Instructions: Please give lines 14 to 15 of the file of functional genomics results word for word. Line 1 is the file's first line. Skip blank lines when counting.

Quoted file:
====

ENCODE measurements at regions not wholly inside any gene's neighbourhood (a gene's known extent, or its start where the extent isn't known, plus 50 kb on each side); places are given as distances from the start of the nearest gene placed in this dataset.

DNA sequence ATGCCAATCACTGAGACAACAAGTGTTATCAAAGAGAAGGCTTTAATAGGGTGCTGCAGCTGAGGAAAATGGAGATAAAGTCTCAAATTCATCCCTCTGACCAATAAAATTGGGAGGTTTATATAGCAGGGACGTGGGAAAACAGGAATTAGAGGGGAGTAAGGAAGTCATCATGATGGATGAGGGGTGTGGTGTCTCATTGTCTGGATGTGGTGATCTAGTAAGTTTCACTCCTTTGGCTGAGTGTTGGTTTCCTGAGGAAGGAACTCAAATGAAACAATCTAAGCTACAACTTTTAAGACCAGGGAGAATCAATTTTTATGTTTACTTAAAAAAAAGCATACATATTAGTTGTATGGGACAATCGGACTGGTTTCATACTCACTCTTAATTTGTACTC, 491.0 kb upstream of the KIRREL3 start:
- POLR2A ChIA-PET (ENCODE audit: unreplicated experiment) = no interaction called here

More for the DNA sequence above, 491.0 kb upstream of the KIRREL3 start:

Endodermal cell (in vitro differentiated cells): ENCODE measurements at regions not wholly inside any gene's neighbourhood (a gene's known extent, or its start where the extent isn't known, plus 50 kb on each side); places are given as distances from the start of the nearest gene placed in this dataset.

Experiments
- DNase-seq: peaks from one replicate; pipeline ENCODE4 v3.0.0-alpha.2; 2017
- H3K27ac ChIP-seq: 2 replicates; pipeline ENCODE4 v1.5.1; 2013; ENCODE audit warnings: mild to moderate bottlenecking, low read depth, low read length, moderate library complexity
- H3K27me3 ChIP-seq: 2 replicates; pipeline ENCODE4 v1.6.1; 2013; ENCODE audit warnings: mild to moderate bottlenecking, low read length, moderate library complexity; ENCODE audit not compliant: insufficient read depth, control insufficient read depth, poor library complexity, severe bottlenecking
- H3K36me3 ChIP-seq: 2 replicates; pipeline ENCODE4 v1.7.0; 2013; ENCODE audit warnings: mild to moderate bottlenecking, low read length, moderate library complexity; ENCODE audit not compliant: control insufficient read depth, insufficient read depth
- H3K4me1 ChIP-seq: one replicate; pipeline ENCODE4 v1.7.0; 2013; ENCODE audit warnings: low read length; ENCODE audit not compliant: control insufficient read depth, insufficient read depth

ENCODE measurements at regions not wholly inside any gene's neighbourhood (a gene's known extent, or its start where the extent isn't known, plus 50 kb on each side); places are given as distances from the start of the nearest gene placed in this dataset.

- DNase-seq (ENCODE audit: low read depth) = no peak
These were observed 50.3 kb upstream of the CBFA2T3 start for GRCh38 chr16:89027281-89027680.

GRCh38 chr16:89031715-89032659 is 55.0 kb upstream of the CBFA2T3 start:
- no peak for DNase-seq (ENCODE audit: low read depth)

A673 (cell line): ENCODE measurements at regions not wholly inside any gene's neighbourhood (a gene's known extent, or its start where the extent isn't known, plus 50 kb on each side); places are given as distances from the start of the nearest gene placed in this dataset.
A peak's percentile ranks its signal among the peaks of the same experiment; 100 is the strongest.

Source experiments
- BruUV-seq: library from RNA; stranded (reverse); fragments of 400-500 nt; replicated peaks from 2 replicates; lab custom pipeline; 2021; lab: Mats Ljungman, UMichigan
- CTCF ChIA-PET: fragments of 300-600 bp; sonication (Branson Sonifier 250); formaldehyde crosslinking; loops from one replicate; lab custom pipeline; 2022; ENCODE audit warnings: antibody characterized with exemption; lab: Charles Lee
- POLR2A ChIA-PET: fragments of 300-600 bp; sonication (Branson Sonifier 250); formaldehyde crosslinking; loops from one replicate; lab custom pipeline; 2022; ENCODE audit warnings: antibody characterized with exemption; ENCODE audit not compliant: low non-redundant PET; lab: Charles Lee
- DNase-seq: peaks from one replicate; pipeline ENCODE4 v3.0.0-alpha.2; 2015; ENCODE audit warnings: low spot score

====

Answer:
These were observed 50.3 kb upstream of the CBFA2T3 start for GRCh38 chr16:89027281-89027680.

GRCh38 chr16:89031715-89032659 is 55.0 kb upstream of the CBFA2T3 start: